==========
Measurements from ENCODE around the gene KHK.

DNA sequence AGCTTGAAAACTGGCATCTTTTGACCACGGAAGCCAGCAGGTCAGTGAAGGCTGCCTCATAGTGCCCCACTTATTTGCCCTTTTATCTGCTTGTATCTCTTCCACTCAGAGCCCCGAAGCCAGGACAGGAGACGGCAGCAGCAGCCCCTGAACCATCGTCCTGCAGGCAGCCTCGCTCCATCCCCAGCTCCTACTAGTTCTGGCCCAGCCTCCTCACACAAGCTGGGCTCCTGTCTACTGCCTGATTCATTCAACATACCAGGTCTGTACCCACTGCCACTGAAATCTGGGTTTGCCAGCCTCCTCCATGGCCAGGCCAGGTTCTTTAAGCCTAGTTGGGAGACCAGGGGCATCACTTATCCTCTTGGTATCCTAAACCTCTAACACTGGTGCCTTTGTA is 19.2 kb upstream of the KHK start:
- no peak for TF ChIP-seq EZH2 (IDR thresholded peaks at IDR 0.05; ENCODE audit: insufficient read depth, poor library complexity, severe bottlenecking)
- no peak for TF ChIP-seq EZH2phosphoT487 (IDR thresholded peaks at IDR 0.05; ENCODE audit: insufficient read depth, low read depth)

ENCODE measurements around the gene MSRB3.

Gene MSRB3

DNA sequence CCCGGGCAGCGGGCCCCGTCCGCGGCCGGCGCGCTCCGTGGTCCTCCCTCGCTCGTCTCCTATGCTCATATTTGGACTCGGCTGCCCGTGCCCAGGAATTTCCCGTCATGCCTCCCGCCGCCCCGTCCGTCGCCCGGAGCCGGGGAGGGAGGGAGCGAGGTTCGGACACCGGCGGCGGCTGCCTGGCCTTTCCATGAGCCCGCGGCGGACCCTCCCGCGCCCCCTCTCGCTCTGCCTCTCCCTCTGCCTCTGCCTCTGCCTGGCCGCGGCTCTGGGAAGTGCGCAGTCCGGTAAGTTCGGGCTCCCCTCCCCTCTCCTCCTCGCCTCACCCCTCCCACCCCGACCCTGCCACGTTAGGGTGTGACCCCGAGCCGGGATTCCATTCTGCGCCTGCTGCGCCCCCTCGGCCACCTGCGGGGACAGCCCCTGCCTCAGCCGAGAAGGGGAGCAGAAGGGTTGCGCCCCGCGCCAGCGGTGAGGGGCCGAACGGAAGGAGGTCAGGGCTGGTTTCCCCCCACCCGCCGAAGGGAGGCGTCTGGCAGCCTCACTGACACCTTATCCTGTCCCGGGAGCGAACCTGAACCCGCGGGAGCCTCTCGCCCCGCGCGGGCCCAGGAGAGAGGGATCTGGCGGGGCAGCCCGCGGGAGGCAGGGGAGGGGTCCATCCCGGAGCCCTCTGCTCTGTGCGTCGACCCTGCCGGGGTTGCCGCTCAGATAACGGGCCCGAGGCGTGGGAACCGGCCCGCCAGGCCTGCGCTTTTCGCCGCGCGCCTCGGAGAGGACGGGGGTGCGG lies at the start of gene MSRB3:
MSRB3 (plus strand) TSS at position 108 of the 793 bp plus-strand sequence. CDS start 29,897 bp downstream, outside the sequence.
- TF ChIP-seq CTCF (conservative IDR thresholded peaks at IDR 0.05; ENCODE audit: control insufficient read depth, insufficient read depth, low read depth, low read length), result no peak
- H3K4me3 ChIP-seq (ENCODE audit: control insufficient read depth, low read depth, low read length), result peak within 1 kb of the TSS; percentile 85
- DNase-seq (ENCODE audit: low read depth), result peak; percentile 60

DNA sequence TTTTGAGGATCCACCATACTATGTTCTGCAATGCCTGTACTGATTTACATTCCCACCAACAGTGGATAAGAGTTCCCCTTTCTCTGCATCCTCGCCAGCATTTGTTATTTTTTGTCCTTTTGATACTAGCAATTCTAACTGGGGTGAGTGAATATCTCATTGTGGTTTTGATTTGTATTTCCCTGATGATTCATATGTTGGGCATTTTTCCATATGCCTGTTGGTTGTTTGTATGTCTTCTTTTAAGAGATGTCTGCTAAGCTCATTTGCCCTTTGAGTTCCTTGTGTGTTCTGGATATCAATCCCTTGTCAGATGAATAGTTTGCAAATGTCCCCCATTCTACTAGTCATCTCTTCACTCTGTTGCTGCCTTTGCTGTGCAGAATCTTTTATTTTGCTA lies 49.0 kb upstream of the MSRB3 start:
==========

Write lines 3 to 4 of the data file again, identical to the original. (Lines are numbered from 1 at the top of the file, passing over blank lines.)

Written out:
- no peak for TF ChIP-seq EZH2 (IDR thresholded peaks at IDR 0.05; ENCODE audit: insufficient read depth, poor library complexity, severe bottlenecking)
- no peak for TF ChIP-seq EZH2phosphoT487 (IDR thresholded peaks at IDR 0.05; ENCODE audit: insufficient read depth, low read depth)